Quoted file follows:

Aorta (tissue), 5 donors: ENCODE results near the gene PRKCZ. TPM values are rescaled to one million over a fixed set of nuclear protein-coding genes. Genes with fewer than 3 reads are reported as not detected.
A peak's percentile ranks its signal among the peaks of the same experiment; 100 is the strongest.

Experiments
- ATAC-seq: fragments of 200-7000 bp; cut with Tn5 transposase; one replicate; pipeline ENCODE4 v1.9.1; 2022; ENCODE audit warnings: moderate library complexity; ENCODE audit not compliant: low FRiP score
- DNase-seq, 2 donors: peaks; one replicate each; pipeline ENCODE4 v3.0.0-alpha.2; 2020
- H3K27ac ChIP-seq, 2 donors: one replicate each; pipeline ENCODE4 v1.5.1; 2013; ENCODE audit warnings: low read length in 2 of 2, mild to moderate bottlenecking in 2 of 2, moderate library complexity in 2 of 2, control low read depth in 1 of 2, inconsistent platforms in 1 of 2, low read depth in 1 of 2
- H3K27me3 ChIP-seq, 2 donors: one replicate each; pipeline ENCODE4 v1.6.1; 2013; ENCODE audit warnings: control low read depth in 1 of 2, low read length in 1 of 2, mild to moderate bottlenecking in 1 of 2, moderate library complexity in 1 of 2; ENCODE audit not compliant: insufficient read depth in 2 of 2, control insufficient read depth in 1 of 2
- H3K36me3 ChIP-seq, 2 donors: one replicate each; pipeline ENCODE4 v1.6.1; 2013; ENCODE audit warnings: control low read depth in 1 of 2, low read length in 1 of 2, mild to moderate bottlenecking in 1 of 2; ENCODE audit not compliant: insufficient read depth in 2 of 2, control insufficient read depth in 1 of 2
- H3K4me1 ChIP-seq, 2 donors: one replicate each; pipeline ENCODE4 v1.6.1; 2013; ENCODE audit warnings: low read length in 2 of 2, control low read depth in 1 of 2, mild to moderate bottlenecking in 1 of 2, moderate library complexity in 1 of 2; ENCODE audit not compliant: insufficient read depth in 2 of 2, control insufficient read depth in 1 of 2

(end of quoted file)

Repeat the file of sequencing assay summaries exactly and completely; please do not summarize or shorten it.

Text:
Aorta (tissue), 5 donors: ENCODE results near the gene PRKCZ. TPM values are rescaled to one million over a fixed set of nuclear protein-coding genes. Genes with fewer than 3 reads are reported as not detected.
A peak's percentile ranks its signal among the peaks of the same experiment; 100 is the strongest.

Experiments
- ATAC-seq: fragments of 200-7000 bp; cut with Tn5 transposase; one replicate; pipeline ENCODE4 v1.9.1; 2022; ENCODE audit warnings: moderate library complexity; ENCODE audit not compliant: low FRiP score
- DNase-seq, 2 donors: peaks; one replicate each; pipeline ENCODE4 v3.0.0-alpha.2; 2020
- H3K27ac ChIP-seq, 2 donors: one replicate each; pipeline ENCODE4 v1.5.1; 2013; ENCODE audit warnings: low read length in 2 of 2, mild to moderate bottlenecking in 2 of 2, moderate library complexity in 2 of 2, control low read depth in 1 of 2, inconsistent platforms in 1 of 2, low read depth in 1 of 2
- H3K27me3 ChIP-seq, 2 donors: one replicate each; pipeline ENCODE4 v1.6.1; 2013; ENCODE audit warnings: control low read depth in 1 of 2, low read length in 1 of 2, mild to moderate bottlenecking in 1 of 2, moderate library complexity in 1 of 2; ENCODE audit not compliant: insufficient read depth in 2 of 2, control insufficient read depth in 1 of 2
- H3K36me3 ChIP-seq, 2 donors: one replicate each; pipeline ENCODE4 v1.6.1; 2013; ENCODE audit warnings: control low read depth in 1 of 2, low read length in 1 of 2, mild to moderate bottlenecking in 1 of 2; ENCODE audit not compliant: insufficient read depth in 2 of 2, control insufficient read depth in 1 of 2
- H3K4me1 ChIP-seq, 2 donors: one replicate each; pipeline ENCODE4 v1.6.1; 2013; ENCODE audit warnings: low read length in 2 of 2, control low read depth in 1 of 2, mild to moderate bottlenecking in 1 of 2, moderate library complexity in 1 of 2; ENCODE audit not compliant: insufficient read depth in 2 of 2, control insufficient read depth in 1 of 2